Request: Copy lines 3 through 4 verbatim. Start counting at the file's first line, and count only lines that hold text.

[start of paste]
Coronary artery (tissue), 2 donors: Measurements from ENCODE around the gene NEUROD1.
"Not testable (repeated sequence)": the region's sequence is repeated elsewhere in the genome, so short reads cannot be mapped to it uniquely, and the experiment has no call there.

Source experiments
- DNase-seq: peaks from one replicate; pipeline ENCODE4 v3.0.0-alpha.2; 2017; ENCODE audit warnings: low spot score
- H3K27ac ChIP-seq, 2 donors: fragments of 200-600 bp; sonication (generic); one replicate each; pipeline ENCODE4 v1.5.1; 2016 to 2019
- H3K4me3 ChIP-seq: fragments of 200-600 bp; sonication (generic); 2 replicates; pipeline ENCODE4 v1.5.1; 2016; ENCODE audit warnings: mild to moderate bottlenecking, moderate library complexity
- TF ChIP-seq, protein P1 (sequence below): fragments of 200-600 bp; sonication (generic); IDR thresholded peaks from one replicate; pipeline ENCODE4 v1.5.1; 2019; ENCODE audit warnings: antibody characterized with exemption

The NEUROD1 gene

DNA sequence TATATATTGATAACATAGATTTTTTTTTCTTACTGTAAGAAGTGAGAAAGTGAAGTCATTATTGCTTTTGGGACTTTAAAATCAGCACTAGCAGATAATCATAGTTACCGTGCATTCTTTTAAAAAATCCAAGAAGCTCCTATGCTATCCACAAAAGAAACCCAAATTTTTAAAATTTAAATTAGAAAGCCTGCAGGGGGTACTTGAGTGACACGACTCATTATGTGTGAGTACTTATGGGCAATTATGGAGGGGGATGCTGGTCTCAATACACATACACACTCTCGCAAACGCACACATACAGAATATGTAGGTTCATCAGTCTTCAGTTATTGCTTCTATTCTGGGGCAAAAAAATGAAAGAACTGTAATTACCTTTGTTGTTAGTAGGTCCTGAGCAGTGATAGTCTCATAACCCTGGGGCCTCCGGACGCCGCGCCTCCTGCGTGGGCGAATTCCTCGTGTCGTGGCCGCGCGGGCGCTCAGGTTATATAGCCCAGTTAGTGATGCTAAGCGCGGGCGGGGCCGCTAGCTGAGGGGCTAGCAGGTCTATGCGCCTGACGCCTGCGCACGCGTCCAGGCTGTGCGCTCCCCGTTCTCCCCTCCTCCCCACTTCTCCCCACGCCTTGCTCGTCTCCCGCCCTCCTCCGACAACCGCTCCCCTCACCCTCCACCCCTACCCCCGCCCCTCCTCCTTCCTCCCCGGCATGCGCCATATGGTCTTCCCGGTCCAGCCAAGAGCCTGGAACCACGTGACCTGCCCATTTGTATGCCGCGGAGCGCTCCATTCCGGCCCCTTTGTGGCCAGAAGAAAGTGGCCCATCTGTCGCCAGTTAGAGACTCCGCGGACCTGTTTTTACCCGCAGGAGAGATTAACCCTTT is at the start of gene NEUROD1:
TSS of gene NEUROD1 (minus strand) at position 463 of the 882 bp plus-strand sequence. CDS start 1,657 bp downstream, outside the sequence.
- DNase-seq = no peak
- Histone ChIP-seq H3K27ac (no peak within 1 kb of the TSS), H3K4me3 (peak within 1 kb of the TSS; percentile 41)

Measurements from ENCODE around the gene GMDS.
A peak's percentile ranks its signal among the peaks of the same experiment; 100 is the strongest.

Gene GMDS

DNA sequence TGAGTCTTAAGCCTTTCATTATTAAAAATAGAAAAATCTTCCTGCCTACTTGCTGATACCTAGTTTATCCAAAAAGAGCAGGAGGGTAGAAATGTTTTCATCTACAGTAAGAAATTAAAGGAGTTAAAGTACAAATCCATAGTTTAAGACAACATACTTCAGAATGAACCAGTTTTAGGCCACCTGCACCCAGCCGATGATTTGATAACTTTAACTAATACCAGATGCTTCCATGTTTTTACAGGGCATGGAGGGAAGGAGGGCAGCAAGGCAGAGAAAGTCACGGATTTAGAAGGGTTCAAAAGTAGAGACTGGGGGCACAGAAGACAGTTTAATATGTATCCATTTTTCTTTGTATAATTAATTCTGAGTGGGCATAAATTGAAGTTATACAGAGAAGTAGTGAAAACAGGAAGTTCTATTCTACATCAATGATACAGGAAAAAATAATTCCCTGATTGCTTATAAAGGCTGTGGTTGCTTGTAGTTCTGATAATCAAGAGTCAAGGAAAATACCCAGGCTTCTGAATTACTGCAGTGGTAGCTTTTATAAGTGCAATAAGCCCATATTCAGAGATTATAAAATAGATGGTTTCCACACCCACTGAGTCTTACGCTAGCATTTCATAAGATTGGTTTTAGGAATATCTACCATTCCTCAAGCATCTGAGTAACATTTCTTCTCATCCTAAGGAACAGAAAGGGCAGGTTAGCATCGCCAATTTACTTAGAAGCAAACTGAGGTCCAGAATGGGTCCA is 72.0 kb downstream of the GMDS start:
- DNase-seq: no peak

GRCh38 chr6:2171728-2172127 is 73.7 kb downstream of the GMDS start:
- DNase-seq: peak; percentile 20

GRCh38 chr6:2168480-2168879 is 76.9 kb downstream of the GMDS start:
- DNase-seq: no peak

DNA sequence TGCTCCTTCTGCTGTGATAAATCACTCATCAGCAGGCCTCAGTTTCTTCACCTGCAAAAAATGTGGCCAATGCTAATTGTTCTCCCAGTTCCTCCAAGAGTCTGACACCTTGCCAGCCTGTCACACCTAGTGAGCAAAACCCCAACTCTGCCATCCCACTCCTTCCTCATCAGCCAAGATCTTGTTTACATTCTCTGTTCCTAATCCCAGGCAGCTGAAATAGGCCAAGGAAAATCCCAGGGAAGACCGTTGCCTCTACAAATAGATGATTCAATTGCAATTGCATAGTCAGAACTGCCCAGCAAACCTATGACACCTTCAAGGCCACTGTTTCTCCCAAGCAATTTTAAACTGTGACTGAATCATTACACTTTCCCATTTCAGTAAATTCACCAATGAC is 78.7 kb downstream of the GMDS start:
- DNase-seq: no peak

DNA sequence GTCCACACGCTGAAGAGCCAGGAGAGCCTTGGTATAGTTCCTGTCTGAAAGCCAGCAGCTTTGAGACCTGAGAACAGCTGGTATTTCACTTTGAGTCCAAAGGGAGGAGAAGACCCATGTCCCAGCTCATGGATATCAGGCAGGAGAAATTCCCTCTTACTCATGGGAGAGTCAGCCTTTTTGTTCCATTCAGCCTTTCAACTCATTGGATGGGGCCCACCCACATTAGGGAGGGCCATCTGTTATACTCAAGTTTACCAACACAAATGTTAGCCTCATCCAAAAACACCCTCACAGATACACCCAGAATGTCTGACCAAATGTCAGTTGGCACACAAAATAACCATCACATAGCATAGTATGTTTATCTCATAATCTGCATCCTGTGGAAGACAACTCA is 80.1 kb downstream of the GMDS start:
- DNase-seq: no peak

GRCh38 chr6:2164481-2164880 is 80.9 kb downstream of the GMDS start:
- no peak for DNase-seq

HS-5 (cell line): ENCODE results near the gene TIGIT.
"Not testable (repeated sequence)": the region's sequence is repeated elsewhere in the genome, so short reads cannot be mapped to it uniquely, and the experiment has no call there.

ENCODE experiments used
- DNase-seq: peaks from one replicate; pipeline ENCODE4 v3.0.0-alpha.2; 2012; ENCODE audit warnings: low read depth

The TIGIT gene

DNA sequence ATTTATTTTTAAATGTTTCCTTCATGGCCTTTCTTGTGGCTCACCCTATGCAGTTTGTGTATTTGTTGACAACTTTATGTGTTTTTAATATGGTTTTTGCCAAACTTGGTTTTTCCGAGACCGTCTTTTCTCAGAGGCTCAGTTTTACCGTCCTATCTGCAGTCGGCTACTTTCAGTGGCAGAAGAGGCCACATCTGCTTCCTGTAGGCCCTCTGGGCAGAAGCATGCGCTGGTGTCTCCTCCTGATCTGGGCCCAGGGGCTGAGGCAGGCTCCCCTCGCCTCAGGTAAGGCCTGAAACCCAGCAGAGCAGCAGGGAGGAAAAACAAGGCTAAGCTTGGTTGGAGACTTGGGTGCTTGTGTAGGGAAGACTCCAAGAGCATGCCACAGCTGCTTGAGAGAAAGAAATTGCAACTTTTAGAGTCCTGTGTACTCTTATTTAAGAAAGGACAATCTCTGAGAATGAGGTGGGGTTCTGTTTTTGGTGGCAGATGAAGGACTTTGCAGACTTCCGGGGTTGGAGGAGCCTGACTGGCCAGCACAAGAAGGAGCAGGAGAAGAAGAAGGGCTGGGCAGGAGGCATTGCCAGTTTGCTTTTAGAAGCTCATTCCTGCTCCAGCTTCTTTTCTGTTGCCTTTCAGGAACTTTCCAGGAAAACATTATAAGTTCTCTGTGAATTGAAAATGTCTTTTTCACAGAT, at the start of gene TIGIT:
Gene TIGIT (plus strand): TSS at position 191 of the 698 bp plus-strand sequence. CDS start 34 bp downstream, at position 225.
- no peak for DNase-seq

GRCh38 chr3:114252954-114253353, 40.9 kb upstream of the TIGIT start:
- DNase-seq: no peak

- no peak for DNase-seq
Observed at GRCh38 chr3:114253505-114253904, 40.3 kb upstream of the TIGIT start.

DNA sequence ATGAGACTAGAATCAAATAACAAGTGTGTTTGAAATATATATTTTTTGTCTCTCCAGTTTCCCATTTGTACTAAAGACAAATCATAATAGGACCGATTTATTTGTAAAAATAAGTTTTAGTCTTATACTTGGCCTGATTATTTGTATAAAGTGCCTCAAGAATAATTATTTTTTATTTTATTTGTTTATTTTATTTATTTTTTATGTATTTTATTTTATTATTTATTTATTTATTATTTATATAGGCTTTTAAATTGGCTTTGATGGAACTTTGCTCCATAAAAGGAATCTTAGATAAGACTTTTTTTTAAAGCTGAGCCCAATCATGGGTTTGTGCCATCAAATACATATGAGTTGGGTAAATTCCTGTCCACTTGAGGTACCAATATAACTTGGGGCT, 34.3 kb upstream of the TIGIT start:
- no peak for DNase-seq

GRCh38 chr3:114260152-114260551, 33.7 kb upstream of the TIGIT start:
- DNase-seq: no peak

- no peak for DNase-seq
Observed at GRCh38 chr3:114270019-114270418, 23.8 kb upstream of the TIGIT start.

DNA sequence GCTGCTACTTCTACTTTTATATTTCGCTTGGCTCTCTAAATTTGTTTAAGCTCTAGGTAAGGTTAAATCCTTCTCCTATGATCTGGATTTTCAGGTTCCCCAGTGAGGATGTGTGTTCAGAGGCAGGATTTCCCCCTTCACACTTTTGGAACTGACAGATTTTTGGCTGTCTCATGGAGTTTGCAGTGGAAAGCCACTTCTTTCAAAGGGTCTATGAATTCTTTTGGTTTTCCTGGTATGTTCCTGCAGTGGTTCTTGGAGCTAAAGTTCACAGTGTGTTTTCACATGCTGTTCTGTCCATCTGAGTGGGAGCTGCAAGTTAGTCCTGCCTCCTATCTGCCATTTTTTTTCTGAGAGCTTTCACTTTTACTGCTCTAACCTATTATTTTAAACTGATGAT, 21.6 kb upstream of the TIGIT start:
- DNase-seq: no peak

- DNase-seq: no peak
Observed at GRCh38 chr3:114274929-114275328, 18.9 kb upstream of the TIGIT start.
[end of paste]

Source experiments
- DNase-seq: peaks from one replicate; pipeline ENCODE4 v3.0.0-alpha.2; 2017; ENCODE audit warnings: low spot score